The Death of the Old
Zechariah 1:5
Your fathers, where are they? and the prophets, do they live for ever?

1. The first thing that the words suggest is obviously the great law, under which we receive and possess existence — that we must die; the law of mortality, under which we were born. We will not enter into the curious question, whether man would have died if he had not sinned. It is better to look at death in its moral and spiritual aspect. It is thus continually represented to us in Scripture. It is not a part of God's plan; it is a thing engrafted upon His original constitution. Death is the shadow of sin. This great, black, dark substance, that we call sin, comes in between man and the bright light of God's countenance, and casts its shadow over man. That shadow is death. Death is but the symptom of a spiritual disease; it is not so much the grand disease of our nature, as it is the symptom of a deeper-seated disease. And God applies His remedy to the core of the disorder. He redeems from sin.

2. Apply remarks specially to the death of a very aged person. Note the amazing power of the principle of life in man. It is so wonderful to think that a human body, with its nice and delicate organisation, should go on sleeping and waking, toiling and working, without intercession and without rest, for ninety or a hundred years. What a thing it would be if any man constructed a piece of mechanism that should go on in that way! But the individual man, though he is a wonderful, complex machine, considered in himself, is only one little wheel in a greater and a larger structure, that is, the whole species; and the species — such is the wonderful power of life — death cannot touch. However we may talk about death, the power of vitality is greater; even in man, and in the present world, life is stronger than death. Another thought is, that though there be this wonderful power of vitality, old age in general is not in itself very desirable. In general, very great age is only an additional affliction put to the ordinary ills of life. Nature does a great deal, independent of religion, to bring men to be willing to die. But where there is religion, and a "good hope through grace," and a trust in the Divine mercy, the language and feeling of a man often is, "I would not live alway." The very aged man stands alone. He outlives his friends; and what is worse, he outlives the capacity of forming new attachments. The fact is, that second childhood is very much like the first. The child is interesting but to a few. The aged cannot very well sympathise with new hearts and new persons, new modes of thought and feeling. How different it is with God! Generation after generation cometh, and He has His fresh and young affection for every generation as it comes. And every generation may come to Him, and look up to Him, with the same cordiality and the same confidence as the first. The last thought is, that we are struck by the death of a very aged person being uncommon. We speak of it as extraordinary. It throws us back upon the general law, that men do not all die at one particular time. There is no day, no fixed date, up to which all men are to live, and beyond which none can survive. If a fixed date for each individual had been assigned, the punishment of sin would have been made unendurable. It is a most beneficent dispensation that there is no fixed date. But the price to pay is that we must be prepared to see death occur at all ages.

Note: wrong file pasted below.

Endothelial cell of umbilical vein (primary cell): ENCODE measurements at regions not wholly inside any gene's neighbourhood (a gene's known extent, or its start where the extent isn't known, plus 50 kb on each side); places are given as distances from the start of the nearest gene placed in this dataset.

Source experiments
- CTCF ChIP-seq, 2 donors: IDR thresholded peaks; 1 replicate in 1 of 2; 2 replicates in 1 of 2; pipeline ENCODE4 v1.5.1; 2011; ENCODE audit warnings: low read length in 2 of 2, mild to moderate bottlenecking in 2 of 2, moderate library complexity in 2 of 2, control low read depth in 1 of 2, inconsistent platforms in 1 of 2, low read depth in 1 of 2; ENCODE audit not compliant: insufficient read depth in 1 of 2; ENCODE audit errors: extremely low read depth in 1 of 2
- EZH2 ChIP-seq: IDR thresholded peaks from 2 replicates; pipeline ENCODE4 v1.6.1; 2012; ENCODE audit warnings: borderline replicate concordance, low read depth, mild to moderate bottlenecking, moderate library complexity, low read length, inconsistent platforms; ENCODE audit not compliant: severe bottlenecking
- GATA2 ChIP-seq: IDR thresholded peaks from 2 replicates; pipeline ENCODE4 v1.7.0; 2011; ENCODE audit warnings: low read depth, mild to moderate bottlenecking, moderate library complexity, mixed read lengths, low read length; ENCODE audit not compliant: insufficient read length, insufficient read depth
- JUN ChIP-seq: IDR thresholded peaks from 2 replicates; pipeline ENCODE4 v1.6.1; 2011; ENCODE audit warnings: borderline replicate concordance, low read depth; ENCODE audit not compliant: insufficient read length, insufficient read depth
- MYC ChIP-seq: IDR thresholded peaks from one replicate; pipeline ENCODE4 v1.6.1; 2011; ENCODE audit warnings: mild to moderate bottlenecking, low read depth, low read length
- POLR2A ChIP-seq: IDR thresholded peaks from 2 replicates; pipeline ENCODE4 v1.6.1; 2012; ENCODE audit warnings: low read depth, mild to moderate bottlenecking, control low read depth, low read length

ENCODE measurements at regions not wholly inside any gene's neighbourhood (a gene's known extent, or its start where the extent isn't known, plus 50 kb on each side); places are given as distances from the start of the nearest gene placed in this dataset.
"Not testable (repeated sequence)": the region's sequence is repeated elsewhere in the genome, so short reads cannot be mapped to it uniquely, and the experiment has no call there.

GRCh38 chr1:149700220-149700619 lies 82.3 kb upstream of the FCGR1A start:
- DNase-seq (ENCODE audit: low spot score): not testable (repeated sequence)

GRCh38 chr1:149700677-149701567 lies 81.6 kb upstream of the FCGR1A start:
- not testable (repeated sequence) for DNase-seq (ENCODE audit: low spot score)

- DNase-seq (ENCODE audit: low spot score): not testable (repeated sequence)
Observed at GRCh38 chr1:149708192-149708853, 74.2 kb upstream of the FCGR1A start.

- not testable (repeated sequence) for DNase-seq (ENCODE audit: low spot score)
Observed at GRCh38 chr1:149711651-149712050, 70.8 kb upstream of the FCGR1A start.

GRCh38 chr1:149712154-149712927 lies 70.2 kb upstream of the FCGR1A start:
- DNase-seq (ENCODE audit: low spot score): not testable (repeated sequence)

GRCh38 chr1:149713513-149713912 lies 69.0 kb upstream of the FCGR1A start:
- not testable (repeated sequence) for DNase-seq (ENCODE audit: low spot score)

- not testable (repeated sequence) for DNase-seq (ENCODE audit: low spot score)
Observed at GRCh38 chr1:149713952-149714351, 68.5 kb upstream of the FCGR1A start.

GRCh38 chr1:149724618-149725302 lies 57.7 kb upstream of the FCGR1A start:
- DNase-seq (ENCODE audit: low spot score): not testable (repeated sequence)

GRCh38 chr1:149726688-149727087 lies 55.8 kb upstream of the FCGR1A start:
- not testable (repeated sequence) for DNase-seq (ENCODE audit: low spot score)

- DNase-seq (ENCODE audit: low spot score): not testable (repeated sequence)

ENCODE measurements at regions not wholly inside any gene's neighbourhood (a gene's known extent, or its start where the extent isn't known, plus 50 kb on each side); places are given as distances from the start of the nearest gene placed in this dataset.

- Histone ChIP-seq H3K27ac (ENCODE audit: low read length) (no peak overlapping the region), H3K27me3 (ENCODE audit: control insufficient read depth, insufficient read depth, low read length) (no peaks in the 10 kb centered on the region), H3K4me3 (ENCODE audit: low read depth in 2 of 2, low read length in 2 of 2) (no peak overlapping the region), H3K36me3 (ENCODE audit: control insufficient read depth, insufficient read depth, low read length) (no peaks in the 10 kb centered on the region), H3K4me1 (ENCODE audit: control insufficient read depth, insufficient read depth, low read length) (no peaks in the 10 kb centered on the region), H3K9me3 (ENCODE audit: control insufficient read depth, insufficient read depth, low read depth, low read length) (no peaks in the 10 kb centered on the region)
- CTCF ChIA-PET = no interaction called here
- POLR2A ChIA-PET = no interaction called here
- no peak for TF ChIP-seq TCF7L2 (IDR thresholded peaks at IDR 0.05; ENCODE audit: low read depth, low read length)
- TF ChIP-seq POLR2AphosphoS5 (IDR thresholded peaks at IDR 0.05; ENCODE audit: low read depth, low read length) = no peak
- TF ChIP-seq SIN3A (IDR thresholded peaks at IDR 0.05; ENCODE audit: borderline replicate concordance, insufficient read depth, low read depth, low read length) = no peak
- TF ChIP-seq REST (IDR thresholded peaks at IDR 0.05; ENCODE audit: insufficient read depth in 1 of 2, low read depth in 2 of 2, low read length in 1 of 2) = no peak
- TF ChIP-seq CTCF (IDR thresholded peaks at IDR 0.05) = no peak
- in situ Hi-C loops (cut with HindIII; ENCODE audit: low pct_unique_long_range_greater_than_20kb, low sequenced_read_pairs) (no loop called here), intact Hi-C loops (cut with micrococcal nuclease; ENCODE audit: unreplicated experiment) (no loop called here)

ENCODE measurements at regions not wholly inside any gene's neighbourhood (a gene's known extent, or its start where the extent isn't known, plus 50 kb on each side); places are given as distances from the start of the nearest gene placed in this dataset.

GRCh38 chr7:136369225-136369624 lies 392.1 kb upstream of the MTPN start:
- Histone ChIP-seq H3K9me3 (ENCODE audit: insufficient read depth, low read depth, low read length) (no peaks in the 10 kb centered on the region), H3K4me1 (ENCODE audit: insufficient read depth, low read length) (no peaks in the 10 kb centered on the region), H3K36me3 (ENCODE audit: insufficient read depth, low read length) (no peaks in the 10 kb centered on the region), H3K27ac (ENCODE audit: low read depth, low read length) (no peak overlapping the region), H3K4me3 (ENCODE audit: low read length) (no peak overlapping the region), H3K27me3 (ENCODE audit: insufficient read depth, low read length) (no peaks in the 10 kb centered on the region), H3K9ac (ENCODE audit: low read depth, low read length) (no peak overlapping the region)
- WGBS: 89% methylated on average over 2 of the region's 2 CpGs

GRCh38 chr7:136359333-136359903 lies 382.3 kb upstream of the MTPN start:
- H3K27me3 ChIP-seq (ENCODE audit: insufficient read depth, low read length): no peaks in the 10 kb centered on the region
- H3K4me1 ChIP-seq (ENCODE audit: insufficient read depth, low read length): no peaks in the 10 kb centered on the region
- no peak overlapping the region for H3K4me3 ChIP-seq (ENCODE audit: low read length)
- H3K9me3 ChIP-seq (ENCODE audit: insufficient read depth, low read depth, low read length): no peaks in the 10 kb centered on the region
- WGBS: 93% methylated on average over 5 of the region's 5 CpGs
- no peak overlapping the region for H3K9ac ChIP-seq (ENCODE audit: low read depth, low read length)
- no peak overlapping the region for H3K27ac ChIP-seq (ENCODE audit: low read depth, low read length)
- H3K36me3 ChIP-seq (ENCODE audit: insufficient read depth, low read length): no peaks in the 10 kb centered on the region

2. There are limits to human probation and the Divine forbearance. You will see this by referring to the context. Your fathers and the prophets are dead; their probation terminated. The agents and the objects of the Divine mercy equally die. There is something very affecting in this. Zechariah says, "Remember, you are living under the same law. Probation has limits; forbearance has limits."

3. The power and perpetuity of God's truth, in contrast with the mortality of man. This is seen by connecting the words that follow. The prophet lives in his utterances. A true thought is a Divine and immortal thing. What has come from the breast and bosom and mind of God, and has been uttered, lives, and there is power in it. Men change, their feelings change, their minds alter, their sensibilities and sympathies pass away; but the Gospel is fresh to every generation. The Word of God, in its substantial essence, continues, and is the life and food of the Church.

(Thomas Binney.)

Parallel Verses
KJV: Your fathers, where are they? and the prophets, do they live for ever?

WEB: Your fathers, where are they? And the prophets, do they live forever?

Prophetical Succession
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